National Mask Festival
 Kokopo, Papua New Guinea

When people think of Papua New Guinea, they think of traditional cultures. On my first true impression of the country, well outside of the messy capital, Port Moresby, I had the chance to see that in full concentration at the National Mask Festival & Warwagira held in Kokopo, the first in three years.

East New Britain province (ENB) is home to four main cultures: Tolai, Baining, Pomio, and Sulka. That’s but four language groups of PNG’s over 800. Yet even within these four, there’s vast diversity of kastoms (customs) — rites, ceremonies, singsings (songs and/or dances), and whatnot performed for initiations, funerals, bride prices, and so on.

Yet all of this coexists with what appears to be a very Christian country. And in this day and age, how often do we see traditional cultures in the world practiced as more than a costume we put on once in awhile? Is anything still considered sacred? For PNG, we know that answer already — a big yes to both — but I’m here to learn what exactly that looks like and means.

The festival kicked off with a tubuan kinavai: tubuans (female spirits with faces) and dukduks (male, taller masks with no faces) represented by an all-male secret society dancing at the beach at sunrise despite the pouring rain, bouncing around like leafy pom-poms, welcoming in a boat of drummers and more tubuans. It’s a representation of the Tolai people’s arrival onto the shores of ENB.

Why the masks and leaves? Why the dance? I asked some people later. One initially bubbly woman became uncomfortable: women aren’t supposed to look at the tubuans, nor are they supposed to know or share what goes on. I asked a man: not being an initiate, it’s simply not for me to know.

What they could share though was that tubuans are “assigned” to men and passed down generations. The more tubuans one has, the bigger the man’s status. And for some reason, if the man dies, the tubuan’s allowed to burn down their house. Huh.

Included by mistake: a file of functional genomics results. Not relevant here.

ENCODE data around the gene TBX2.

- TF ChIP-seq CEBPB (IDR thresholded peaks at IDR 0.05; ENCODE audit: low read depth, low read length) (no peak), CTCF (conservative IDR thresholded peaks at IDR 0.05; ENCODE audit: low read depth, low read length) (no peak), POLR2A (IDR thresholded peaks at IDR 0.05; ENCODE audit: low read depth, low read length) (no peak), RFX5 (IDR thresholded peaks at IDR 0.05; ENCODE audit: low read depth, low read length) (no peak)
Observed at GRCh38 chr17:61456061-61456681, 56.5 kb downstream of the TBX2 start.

Things were frequently strange and beguiling at the rest of the festival, with ENB groups represented well beyond the tubuans of the Tolai. Some clearly took inspiration from birds or other animals. Various face paints, furry faces, covered faces… they’re all there. Another type of mask-hat I saw a week ago in a museum in Brisbane, I saw a few hundred times here, an eye-covering figurine of a man tall enough that dancers struggled to keep them on during the frequently heavy winds.

If that one wasn’t tall enough, the giant lizard hat couldn’t have been easy to hold in the wind for 20 minutes of dancing. Or the giant Baining one needing two people with poles to keep it steady.

Some kastoms presented seem to have elements of pain or suffering involved, to the point that I can’t suppress audibly gasping at the sights. These ones typically gathered the most attention from local attendees. The whip “dance” being one, with canes slapped at high speed onto outstretched arms or legs, leavings marks and even drawing blood at least once. There’s another where two to four group members are induced into a spiritual, trance-like state, violently quivering as if every muscle is clenched, all the while powering through 15-20 minutes of performance. At least one man collapsed at the conclusion of their performance.

Then there are the eaters of things: fire for one, literally chewing on sticks of charcoal still on fire, mouth proudly full of ash until swallowed. Or bottles: forget drinking a beer, try eating the entire bottle in a long series of crunching noises. How? Why?? I may never know. All of these practices are left to the secret societies of each village and region.

Most secret societies are male, but there were female groups too. Less extravagant but no less energetic.

A couple of female dancers, in a secret society of their own, joined in on the traditionally male, infamous Baining fire dance, held away from the festival grounds up in their mountain village. It’s a breathtaking performance to watch, with flames raging high and two other dances performed, until the big masks come out, moshing like at a concert, taking turns kicking embers into the air. The dancers’ identities are never known. With nothing else but darkness around, the sight of strange masks surrounded in moving clouds of fire may be one of the most memorable experiences I’ve ever had.

When people think of places with traditional cultures, reactions often turn to anti-modernity, backwards societies, under-education, or under-development. While some of that may apply to regions of the country living under tribal conflict, it’s most certainly not the case in Port Moresby or East New Britain. Many people I’ve talked to here have been reasonably well-educated, well-read, aware and interested in the world, and eager to progress development and participate in modern globalized society.